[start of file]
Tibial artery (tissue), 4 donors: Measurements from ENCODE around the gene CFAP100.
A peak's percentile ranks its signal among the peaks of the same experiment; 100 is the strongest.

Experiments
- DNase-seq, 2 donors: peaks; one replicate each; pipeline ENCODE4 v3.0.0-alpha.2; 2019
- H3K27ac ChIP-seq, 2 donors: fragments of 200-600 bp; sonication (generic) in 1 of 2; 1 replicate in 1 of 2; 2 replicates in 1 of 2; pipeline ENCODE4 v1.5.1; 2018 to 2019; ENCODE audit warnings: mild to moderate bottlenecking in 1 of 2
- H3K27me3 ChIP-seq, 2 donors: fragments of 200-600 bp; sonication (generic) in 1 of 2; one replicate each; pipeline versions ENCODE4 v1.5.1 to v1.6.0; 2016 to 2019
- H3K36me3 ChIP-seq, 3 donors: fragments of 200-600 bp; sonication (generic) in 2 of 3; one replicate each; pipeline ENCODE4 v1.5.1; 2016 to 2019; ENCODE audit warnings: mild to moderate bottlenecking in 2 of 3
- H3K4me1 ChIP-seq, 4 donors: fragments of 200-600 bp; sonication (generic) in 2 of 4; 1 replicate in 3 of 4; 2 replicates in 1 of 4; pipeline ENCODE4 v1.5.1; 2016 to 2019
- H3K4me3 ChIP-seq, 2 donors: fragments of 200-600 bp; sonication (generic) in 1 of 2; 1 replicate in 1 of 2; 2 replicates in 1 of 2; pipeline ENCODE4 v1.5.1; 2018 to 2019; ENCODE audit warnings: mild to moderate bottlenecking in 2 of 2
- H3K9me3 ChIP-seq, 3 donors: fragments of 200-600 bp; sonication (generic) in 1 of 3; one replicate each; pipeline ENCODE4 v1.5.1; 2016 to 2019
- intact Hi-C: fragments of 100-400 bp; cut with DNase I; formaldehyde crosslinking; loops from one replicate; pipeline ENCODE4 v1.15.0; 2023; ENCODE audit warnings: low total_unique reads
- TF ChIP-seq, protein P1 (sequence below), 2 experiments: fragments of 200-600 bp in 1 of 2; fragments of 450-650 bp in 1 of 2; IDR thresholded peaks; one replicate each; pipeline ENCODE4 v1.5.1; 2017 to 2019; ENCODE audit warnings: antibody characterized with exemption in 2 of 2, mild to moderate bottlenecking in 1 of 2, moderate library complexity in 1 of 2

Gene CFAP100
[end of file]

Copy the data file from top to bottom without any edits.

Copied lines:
Tibial artery (tissue), 4 donors: Measurements from ENCODE around the gene CFAP100.
A peak's percentile ranks its signal among the peaks of the same experiment; 100 is the strongest.

Experiments
- DNase-seq, 2 donors: peaks; one replicate each; pipeline ENCODE4 v3.0.0-alpha.2; 2019
- H3K27ac ChIP-seq, 2 donors: fragments of 200-600 bp; sonication (generic) in 1 of 2; 1 replicate in 1 of 2; 2 replicates in 1 of 2; pipeline ENCODE4 v1.5.1; 2018 to 2019; ENCODE audit warnings: mild to moderate bottlenecking in 1 of 2
- H3K27me3 ChIP-seq, 2 donors: fragments of 200-600 bp; sonication (generic) in 1 of 2; one replicate each; pipeline versions ENCODE4 v1.5.1 to v1.6.0; 2016 to 2019
- H3K36me3 ChIP-seq, 3 donors: fragments of 200-600 bp; sonication (generic) in 2 of 3; one replicate each; pipeline ENCODE4 v1.5.1; 2016 to 2019; ENCODE audit warnings: mild to moderate bottlenecking in 2 of 3
- H3K4me1 ChIP-seq, 4 donors: fragments of 200-600 bp; sonication (generic) in 2 of 4; 1 replicate in 3 of 4; 2 replicates in 1 of 4; pipeline ENCODE4 v1.5.1; 2016 to 2019
- H3K4me3 ChIP-seq, 2 donors: fragments of 200-600 bp; sonication (generic) in 1 of 2; 1 replicate in 1 of 2; 2 replicates in 1 of 2; pipeline ENCODE4 v1.5.1; 2018 to 2019; ENCODE audit warnings: mild to moderate bottlenecking in 2 of 2
- H3K9me3 ChIP-seq, 3 donors: fragments of 200-600 bp; sonication (generic) in 1 of 3; one replicate each; pipeline ENCODE4 v1.5.1; 2016 to 2019
- intact Hi-C: fragments of 100-400 bp; cut with DNase I; formaldehyde crosslinking; loops from one replicate; pipeline ENCODE4 v1.15.0; 2023; ENCODE audit warnings: low total_unique reads
- TF ChIP-seq, protein P1 (sequence below), 2 experiments: fragments of 200-600 bp in 1 of 2; fragments of 450-650 bp in 1 of 2; IDR thresholded peaks; one replicate each; pipeline ENCODE4 v1.5.1; 2017 to 2019; ENCODE audit warnings: antibody characterized with exemption in 2 of 2, mild to moderate bottlenecking in 1 of 2, moderate library complexity in 1 of 2

Gene CFAP100